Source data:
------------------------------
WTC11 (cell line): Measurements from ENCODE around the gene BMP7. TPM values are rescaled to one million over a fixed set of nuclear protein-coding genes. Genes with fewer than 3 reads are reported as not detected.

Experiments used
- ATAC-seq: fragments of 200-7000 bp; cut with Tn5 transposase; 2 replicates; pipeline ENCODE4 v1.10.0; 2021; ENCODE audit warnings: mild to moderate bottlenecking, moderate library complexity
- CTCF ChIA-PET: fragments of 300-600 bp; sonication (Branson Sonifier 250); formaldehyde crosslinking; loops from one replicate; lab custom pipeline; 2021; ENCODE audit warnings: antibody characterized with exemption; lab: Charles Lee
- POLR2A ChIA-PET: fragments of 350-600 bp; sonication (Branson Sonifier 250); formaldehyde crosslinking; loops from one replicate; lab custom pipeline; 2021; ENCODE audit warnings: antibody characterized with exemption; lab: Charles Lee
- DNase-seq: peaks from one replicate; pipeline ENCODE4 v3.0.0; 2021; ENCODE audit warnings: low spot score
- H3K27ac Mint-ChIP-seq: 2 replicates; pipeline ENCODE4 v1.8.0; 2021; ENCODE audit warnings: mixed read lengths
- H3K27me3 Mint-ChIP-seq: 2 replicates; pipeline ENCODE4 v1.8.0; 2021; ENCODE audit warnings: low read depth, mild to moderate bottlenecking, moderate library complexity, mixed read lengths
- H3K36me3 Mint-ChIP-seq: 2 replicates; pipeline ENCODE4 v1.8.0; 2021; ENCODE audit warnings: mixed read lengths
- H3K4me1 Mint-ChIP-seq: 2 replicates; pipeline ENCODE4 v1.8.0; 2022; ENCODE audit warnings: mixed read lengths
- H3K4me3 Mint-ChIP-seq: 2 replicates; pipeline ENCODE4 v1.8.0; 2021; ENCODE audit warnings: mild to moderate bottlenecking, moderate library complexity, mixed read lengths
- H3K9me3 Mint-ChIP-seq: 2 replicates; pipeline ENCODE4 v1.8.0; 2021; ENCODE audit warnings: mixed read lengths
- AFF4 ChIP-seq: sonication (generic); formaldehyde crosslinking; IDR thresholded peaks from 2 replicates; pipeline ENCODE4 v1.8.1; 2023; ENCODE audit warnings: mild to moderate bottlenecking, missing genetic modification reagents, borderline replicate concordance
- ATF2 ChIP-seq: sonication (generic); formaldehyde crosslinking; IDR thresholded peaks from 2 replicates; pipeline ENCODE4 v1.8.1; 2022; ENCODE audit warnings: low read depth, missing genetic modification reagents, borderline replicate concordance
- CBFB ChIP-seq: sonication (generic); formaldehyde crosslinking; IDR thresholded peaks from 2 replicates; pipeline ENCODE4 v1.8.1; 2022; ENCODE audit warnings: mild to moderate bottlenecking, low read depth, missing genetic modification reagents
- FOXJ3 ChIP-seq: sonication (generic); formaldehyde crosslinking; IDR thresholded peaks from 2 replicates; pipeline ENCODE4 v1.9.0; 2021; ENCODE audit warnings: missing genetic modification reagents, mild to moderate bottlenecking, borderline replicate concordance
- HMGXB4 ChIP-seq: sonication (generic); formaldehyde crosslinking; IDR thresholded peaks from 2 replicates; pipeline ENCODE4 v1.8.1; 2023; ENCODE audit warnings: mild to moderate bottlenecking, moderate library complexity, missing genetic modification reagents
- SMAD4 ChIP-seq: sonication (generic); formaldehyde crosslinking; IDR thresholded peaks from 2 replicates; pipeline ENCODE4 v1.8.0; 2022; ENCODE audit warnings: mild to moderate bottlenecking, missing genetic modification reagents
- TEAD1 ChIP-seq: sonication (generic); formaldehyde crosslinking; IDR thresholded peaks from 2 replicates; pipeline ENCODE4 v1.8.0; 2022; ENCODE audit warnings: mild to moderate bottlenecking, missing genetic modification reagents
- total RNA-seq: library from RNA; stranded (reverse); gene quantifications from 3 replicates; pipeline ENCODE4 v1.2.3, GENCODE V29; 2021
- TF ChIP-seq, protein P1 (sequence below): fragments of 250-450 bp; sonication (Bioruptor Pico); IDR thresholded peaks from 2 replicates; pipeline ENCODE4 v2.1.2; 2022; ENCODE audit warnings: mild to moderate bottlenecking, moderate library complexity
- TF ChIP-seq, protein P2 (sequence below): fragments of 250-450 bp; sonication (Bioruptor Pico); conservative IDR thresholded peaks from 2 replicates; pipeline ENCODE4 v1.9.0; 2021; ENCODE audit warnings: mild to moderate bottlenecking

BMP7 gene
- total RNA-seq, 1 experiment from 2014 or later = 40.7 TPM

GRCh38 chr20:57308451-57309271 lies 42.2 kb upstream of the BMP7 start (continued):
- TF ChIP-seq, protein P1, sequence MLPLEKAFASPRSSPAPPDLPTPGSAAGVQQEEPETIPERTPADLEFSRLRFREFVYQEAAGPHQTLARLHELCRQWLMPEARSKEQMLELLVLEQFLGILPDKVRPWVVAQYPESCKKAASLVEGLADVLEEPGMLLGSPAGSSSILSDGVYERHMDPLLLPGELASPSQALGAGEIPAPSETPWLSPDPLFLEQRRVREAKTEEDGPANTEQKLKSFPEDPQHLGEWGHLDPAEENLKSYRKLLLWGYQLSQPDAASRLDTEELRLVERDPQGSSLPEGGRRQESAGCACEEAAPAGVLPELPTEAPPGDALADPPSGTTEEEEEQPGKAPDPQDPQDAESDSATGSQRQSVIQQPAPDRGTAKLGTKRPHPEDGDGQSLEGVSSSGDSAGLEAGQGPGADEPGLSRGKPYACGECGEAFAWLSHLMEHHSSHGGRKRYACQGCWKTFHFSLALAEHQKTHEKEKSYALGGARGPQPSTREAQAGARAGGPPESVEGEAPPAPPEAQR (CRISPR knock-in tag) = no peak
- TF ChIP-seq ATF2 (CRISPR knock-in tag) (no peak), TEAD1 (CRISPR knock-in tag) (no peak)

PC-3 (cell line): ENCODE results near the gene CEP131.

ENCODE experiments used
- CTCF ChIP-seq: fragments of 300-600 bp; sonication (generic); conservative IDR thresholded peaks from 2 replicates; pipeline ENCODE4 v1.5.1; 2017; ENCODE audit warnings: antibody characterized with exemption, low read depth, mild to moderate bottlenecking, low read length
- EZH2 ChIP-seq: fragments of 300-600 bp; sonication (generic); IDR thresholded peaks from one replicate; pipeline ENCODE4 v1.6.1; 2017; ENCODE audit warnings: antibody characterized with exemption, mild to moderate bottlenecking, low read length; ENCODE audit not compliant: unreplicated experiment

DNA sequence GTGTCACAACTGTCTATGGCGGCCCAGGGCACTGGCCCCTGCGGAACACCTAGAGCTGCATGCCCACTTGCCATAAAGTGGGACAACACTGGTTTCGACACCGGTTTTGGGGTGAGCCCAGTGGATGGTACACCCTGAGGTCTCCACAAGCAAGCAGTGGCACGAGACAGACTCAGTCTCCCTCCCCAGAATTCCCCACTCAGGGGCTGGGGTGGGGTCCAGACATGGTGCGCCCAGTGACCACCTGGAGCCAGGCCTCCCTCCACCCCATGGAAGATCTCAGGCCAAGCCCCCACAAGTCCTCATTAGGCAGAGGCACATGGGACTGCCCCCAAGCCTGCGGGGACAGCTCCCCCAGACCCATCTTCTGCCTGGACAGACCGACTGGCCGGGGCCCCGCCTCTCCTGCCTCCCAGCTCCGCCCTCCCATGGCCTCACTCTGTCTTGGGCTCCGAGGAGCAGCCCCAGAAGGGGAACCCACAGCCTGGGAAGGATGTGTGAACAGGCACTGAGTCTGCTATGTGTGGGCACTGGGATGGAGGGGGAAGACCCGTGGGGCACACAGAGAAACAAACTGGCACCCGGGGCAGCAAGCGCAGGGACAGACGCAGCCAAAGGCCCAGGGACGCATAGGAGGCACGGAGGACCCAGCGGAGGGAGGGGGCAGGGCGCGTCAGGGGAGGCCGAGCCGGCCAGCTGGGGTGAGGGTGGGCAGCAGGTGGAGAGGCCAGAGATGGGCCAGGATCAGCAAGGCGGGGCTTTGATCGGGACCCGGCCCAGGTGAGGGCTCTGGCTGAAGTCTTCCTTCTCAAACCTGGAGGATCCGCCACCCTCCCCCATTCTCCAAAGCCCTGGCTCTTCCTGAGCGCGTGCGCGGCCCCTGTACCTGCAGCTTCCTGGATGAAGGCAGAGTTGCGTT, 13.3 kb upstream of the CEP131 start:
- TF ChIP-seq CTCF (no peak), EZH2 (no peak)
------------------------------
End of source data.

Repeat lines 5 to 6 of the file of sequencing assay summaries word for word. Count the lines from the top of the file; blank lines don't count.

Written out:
- POLR2A ChIA-PET: fragments of 350-600 bp; sonication (Branson Sonifier 250); formaldehyde crosslinking; loops from one replicate; lab custom pipeline; 2021; ENCODE audit warnings: antibody characterized with exemption; lab: Charles Lee
- DNase-seq: peaks from one replicate; pipeline ENCODE4 v3.0.0; 2021; ENCODE audit warnings: low spot score